The Oakland A’s top two pitching prospects, Jesus Luzardo and A.J. Puk, got back on the mound last week after injury absences, and their debut outings went great. On Sunday, the pair pitched again for High-A Stockton, and once more the results were everything we could hope for.
The first two innings of the game went to Puk, in a performance quite similar to his last one. He allowed a solo homer in the 1st and then a walk in the 2nd, just like on Tuesday, but that was all the opponent could muster in between three strikeouts. What’s more, after the walk, the runner was eliminated in a double play. Also worth noting is that Puk had to wait a while for his second frame, as in the top of the 2nd his teammates sent 13 batters to the plate in an eight-run rally. Here are the lines for his two outings so far:
Puk, A+ 6/11: 2 ip, 1 run, 4 Ks, 1 BB, 1 HR
Puk, A+ 6/16: 2 ip, 1 run, 3 Ks, 1 BB, 1 HR
As for his stuff, the big lefty had his fastball sitting at 95 mph and topped out at 97, reports broadcast Zack Bayrouty. That’s a couple ticks lower than his debut game, which came with reports of 99 mph, but either way he’s still throwing hard. Of his 30 pitches on Sunday, 20 went for strikes.
The next four innings went to Luzardo, who was even more dominant. The 21-year-old gave up a solo homer just like Puk did, but he upped the ante with nine strikeouts out of 16 batters faced. Luzardo did mix in three singles, but the opponent never got a runner to third base outside of the one dinger. His lines:
Luzardo, A+ 6/11: 3 ip, 0 runs, 2 Ks, 0 BB, 0 HR
Luzardo, A+ 6/16: 4 ip, 1 run, 9 Ks, 0 BB, 1 HR
The lefty pumped his fastball as high as 99 mph, two ticks higher than last time, and he sat 95-96, reports Bayrouty. Of his 52 pitches, 38 went for strikes.
Before we get too excited about these gaudy numbers, let’s remember that both of these pitchers are laughably overqualified for High-A ball. They both belong in the upper minors, or maybe even MLB, and are only in Stockton as they ease back into action after long injury layoffs. The important thing is that they’re healthy, they’re pitching, and their stuff is there. The fact that they’re mowing down less advanced hitters only serves to tell us they’re ready for tougher tests.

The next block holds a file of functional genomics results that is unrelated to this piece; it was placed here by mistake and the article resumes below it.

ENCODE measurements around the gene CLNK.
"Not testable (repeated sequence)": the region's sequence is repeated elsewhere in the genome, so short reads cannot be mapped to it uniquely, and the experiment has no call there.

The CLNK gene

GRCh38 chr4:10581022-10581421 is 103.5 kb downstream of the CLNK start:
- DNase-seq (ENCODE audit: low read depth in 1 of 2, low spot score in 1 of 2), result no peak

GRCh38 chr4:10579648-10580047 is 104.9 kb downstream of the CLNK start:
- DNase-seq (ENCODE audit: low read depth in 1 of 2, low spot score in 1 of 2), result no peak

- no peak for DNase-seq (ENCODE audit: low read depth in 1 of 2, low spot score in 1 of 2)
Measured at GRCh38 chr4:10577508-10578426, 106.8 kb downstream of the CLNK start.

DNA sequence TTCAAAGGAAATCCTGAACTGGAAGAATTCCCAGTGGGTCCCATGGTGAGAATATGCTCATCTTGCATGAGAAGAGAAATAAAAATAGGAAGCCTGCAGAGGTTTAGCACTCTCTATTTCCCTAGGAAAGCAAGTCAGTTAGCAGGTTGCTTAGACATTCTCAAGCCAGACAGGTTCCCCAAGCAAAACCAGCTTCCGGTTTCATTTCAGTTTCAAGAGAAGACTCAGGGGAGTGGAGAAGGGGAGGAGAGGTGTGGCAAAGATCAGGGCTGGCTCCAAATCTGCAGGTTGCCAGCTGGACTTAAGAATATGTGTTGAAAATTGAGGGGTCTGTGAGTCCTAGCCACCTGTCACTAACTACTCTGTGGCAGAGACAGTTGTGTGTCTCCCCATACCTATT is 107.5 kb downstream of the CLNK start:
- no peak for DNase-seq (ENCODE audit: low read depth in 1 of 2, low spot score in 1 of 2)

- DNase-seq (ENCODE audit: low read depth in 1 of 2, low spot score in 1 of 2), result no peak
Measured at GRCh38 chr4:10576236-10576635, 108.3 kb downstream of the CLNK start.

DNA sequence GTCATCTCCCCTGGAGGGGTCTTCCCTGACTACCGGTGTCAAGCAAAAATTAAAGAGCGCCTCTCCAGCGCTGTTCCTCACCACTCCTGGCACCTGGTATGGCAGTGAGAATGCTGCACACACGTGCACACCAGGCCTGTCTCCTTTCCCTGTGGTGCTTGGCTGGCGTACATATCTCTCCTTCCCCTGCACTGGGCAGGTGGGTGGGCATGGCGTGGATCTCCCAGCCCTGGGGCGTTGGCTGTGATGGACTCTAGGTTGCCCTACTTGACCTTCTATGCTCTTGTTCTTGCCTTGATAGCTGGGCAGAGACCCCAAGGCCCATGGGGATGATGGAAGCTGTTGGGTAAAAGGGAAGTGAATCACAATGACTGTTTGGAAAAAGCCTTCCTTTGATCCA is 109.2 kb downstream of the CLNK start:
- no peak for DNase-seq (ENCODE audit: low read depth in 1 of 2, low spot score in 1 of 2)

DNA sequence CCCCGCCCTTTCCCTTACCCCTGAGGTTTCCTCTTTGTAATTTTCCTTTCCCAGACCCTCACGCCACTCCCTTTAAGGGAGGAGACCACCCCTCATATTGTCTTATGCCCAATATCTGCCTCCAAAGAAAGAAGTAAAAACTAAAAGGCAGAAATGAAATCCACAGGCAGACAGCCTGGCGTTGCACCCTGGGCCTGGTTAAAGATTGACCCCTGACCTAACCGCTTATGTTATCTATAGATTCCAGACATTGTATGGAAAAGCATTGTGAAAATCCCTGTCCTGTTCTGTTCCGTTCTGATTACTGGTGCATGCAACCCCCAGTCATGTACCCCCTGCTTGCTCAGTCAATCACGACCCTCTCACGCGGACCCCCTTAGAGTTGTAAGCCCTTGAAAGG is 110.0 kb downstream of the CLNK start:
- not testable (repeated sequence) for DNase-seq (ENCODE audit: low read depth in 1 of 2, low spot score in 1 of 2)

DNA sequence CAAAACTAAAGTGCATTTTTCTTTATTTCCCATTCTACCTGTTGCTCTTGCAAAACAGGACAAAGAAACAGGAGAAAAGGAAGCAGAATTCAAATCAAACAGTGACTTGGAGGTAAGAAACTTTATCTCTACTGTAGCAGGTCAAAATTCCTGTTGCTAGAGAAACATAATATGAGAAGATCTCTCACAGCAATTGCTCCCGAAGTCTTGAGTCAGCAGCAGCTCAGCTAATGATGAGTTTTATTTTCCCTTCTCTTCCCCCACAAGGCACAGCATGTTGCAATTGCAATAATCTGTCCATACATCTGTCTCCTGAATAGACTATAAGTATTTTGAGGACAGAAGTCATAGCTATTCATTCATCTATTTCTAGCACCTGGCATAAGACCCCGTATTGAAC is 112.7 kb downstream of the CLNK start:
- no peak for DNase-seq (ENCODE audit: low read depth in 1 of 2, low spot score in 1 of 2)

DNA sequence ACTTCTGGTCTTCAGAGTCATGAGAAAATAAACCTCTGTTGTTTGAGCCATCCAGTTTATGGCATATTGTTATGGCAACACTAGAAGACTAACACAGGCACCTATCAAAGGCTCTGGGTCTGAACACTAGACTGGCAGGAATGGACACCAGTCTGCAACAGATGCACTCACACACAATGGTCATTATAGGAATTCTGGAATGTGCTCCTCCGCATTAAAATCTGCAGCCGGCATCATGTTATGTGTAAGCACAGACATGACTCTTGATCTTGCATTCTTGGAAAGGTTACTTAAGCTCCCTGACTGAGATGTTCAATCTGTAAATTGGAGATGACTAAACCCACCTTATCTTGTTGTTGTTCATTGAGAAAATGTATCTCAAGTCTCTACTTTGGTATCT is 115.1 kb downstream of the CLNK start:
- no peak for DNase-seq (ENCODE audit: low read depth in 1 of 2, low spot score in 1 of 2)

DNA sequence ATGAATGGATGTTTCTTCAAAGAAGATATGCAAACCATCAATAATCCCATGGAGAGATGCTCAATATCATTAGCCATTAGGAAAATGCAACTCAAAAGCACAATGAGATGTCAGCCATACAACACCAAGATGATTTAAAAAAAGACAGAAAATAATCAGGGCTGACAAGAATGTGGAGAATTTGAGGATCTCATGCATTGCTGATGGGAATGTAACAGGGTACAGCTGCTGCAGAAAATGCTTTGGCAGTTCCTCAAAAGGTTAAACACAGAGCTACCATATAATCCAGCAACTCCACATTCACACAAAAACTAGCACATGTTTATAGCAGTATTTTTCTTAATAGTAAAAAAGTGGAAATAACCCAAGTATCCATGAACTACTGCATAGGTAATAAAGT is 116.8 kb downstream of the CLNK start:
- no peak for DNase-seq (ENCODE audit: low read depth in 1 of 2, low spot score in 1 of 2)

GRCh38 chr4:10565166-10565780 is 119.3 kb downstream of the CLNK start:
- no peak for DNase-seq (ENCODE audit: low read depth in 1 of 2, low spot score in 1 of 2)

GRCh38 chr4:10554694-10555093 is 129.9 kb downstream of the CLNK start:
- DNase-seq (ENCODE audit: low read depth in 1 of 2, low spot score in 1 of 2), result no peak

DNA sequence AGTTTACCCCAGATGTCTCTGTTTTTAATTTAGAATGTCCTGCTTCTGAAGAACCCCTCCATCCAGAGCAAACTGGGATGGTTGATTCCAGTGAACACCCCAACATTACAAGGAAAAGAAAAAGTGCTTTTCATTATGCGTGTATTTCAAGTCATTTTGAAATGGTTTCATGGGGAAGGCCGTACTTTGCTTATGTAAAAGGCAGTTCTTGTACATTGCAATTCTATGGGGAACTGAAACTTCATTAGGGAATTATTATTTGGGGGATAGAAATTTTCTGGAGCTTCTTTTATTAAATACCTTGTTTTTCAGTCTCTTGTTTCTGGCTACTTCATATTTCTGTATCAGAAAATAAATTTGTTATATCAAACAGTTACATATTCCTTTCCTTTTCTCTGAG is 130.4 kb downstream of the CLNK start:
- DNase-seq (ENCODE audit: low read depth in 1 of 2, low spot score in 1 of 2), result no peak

On that note, Luzardo will make his next appearance in Triple-A, reports insider Katie Woo. As for Puk, she says there’s no word on him yet but that “given the rehab required for TJ surgery, I’d imagine a few more appearances for him in Stockton.”
The A’s bullpen suffered its AL-leading 14th blown save on Sunday, and though the rotation is holding serve for now it has no reliable depth behind the current five. Getting either of these elite talents up to Oakland in the second half of the season, whether Luzardo as a starter or Puk as a reliever, would be a huge boost to the pitching staff.
Other injury progress reports
Quick updates on the other top pitching prospects who have recently returned from injuries:
- James Kaprielian pitched on Thursday (High-A), and tossed three scoreless, hitless innings for the second straight appearance. He issued one walk and struck out two, while throwing 27-of-34 pitches for strikes.
- Grant Holmes also went Thursday (Double-A), and had his best game since returning from his latest IL stint in May. He worked three scoreless with just one hit allowed, and for the third outing in a row he didn’t walk a batter. He struck out three.
- Daulton Jefferies finally had a bad game, in relief of Holmes on Thursday (Double-A). In his first inning he served up a three-run homer, before settling down for the next two frames. Then, like in his last appearance, he continued into a fourth inning, at which point he finally issued his first walk since moving up to Midland. It took until the 110th batter he faced in Double-A before Jefferies recorded a walk. That runner eventually came around to score, leaving the right-hander with four earned runs on his record, after letting through just seven total in his first eight games for the RockHounds.
- Gus Varland pitched on Friday (High-A), with mixed results. He struck out six batters to one walk in four innings, which is good. But he also allowed four runs on six hits, including a homer, which is not good. I tend to be more encouraged by the K/BB than I am discouraged by the hit rate, but all of it is noteworthy.
Full season lines for each of them:
Jefferies, AA: 3.54 ERA, 28 ip, 27 Ks, 1 BB, 4 HR, 3.86 FIP
Holmes, AA: 3.04 ERA, 23⅔ ip, 19 Ks, 10 BB, 2 HR, 4.50 FIP
Kaprielian A+: 3.71 ERA, 17 ip, 17 Ks, 4 BB, 1 HR, 3.14 FIP
Varland, A+: 4.82 ERA, 9⅓ ip, 12 Ks, 3 BB, 2 HR, 4.67 FIP
More recently, since returning from the IL in late-May, Holmes has thrown 15 innings with 10 Ks and 4 BB (and a 1.80 ERA).
And as long as we’re talking about top pitching prospects, let’s mention Parker Dunshee and Brian Howard real quick, even though they’re not injury cases.
After a few rough outings in Triple-A, Dunshee has posted quality starts his last two times out, each time six innings with two runs and five strikeouts. His total line in seven starts for Las Vegas:
Dunshee, AAA: 5.20 ERA, 36⅓ ip, 35 Ks, 16 BB, 7 HR, 5.75 FIP
The dingers are ugly, but he’s only allowed one in his last four starts combined.
Meanwhile, Howard is plugging along in Double-A, with solid-not-great numbers. He’s thrown only two quality starts in his last six tries:
Howard, AA: 3.33 ERA, 78⅓ ip, 64 Ks, 30 BB, 6 HR, 4.16 FIP
That’s similar to his line from last year, with a small tick down in strikeouts. It will presumably take more than that to punch his ticket up to Triple-A, though.